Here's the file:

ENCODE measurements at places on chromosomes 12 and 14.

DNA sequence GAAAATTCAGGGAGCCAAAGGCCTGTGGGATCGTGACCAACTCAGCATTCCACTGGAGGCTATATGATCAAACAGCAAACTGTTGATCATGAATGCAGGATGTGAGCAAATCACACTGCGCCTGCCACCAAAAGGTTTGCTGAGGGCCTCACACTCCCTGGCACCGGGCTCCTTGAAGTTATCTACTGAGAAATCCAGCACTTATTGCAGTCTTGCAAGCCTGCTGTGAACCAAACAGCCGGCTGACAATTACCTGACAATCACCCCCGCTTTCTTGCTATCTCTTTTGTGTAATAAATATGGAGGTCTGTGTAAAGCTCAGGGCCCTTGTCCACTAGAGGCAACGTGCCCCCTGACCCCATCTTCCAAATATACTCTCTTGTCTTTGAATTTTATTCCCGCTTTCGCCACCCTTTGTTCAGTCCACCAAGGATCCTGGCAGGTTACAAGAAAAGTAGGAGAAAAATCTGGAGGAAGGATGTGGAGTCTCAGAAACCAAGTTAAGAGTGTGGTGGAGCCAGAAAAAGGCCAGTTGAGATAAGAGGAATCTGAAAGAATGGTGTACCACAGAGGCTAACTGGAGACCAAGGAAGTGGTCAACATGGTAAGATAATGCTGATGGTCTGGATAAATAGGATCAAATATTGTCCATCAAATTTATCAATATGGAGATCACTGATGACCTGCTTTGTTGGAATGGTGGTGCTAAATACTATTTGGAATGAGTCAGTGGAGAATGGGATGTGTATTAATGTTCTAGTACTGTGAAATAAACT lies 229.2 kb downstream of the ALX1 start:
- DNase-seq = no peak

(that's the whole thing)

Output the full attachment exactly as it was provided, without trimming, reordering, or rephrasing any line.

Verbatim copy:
ENCODE measurements at places on chromosomes 12 and 14.

DNA sequence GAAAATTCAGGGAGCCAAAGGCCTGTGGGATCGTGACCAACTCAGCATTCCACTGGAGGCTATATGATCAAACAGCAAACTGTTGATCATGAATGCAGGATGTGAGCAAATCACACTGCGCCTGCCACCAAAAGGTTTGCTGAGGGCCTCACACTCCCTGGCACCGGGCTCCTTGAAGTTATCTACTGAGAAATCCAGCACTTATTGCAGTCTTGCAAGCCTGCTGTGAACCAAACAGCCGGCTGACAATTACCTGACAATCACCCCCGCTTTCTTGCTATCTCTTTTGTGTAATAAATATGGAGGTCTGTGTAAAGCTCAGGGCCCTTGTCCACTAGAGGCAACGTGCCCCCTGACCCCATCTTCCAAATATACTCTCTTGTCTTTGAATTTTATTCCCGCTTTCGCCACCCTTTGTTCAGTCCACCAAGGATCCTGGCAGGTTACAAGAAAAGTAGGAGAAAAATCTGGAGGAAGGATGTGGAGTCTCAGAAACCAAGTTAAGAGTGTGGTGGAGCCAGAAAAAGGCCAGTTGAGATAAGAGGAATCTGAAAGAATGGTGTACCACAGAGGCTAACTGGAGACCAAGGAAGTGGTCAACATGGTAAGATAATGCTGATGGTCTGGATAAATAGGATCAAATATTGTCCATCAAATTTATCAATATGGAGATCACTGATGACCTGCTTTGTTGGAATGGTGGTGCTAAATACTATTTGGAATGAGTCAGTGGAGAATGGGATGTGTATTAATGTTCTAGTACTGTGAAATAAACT lies 229.2 kb downstream of the ALX1 start:
- DNase-seq = no peak